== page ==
It’s safe to say that Michael Cheshire is not a happy man. At least not when he’s talking about how evangelical Christian churches treat their own, especially when their own have stumbled.
Anyone who publishes a book with the title “Why We Eat Our Own” (First Punch Press, June 2013) probably isn’t always a Pollyanna. That he wrote an earlier article for Leadership Journal called “Going to Hell with Ted Haggard,” about befriending the disgraced former president of the National Association of Evangelicals after he was caught in a drug-and-sex scandal, also indicates the cast of Mr. Cheshire’s thinking.
“Our faith is supposed to make us kind to each other, loving and very forgiving,” Mr. Cheshire explained in a telephone interview from Conifer, Colo. (population: 9,000), That’s where his Journey Community Church hosts some 800 worshippers a week, not all of whom fit the Ozzie-and-Harriet stereotype many have of today’s evangelicals. Last year, he said, cars in the church parking lot sported as many Obama bumper stickers as those for Mitt Romney.
What Mr. Cheshire wants is for people to be authentic and accepting: “I’d rather sell shoes at Dillard’s than have to be fake,” he said.
The 41-year-old pastor laments that too many Christians “don’t practice loyalty.”
“I have people who I became friends with who are not Christians who’ve been friends for 20 years now. We’ve lost the ability to restore disagreements and friendships, and everything becomes like a Christian jihad against each other,” he added.
Some evangelicals are “evolving into really bad people,” he continued, noting what Jesus said about the sign of his true followers: “‘Someday, people are going to know you’re my disciples not by the way you love me, but by the way you love each other.’ We treat each other pretty horribly, within churches and communities. I think the world is taking notice. I don’t want to be part of that club.”
The evangelical world’s response to Mr. Haggard’s downfall was a good example, Mr. Cheshire said. The Colorado Springs congregation that Mr. Haggard founded and grew “sent him into exile,” Mr. Cheshire noted. “Instead of hospitals” for sinners, Mr. Cheshire said, churches that expel errant members are “now crematoriums.”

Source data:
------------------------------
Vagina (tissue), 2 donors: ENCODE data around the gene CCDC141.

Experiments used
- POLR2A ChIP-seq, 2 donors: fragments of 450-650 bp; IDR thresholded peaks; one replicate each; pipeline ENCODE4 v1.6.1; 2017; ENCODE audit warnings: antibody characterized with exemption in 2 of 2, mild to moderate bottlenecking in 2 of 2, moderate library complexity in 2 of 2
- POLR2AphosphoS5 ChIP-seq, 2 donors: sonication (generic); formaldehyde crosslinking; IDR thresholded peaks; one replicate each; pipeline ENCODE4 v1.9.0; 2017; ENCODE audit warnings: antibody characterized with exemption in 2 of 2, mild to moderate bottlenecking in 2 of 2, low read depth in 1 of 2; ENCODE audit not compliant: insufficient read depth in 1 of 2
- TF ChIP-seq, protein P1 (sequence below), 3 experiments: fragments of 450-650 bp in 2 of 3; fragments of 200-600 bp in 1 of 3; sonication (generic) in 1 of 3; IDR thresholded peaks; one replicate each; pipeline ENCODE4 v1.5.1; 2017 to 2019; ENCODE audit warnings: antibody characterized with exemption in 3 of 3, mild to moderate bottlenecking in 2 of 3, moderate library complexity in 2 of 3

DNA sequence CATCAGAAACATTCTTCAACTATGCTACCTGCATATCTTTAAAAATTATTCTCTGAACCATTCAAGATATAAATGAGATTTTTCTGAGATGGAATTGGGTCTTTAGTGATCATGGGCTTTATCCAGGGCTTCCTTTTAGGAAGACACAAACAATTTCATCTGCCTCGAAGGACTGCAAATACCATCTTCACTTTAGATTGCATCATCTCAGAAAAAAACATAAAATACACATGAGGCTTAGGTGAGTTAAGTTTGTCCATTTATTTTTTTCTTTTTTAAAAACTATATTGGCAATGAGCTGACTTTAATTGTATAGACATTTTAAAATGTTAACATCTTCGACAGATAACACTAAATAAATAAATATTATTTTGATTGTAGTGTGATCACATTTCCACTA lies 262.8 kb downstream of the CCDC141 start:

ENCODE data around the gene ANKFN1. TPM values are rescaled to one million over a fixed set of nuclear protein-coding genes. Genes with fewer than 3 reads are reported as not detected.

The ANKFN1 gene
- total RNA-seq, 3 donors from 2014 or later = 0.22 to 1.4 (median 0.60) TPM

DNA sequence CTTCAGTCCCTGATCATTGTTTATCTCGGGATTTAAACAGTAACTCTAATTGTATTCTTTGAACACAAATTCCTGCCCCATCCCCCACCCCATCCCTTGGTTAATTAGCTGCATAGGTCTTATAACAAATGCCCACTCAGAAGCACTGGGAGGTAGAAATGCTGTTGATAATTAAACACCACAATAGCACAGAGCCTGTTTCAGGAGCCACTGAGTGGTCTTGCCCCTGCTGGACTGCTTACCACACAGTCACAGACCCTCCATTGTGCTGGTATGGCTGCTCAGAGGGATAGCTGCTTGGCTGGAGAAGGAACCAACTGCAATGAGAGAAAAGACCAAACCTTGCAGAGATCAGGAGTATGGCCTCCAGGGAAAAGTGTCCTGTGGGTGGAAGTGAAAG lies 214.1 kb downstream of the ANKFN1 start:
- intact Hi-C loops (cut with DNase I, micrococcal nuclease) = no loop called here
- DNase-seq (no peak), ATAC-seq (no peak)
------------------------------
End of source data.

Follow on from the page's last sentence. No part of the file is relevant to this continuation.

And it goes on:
He said, “I’m angry at the right thing: I’m ticked off that [Christians] treat each other less than people who meet each other in bars [do].”
Mr. Cheshire drew a distinction between the “accountability” practiced in many churches — where members and leaders are accountable to another person or to a group — and that of firefighters and emergency medical workers, of which he was one during his time as a pastoral intern.
The services, he said, “taught accountability. My job is to make sure my partner gets home to wife and kids. Even if he makes a mistake, it doesn’t matter; my job is to get him home safely. I may chew him out at the station, but my responsibility doesn’t change.”
Mr. Cheshire’s goal?
“As a whole, I would like churches to start showing more love and kindness outside of their walls, and maybe get out of the political arguments, and just have conversations about life,” he said. “I want people to see us as more loving, not just with words, but [also with our] actions.”
For believers, he said, the church needs to be a “safe place” where shortcomings can be discussed without fear of banishment.
“If you talk about it, we’re not throwing you away” is the message that needs to be sent, Mr. Cheshire said, adding there needs to be “a reformation of radical grace and love for each other.”
He noted he constantly hears from people who claim to embrace the Christian faith, but are burned out on the church: “It’s not that they don’t want to follow Jesus, they don’t want to follow us, because we’re all jerks,” he said. “Until somebody says it, we’re going to have this problem.”
• Mark A. Kellner can be reached via email at email@example.com.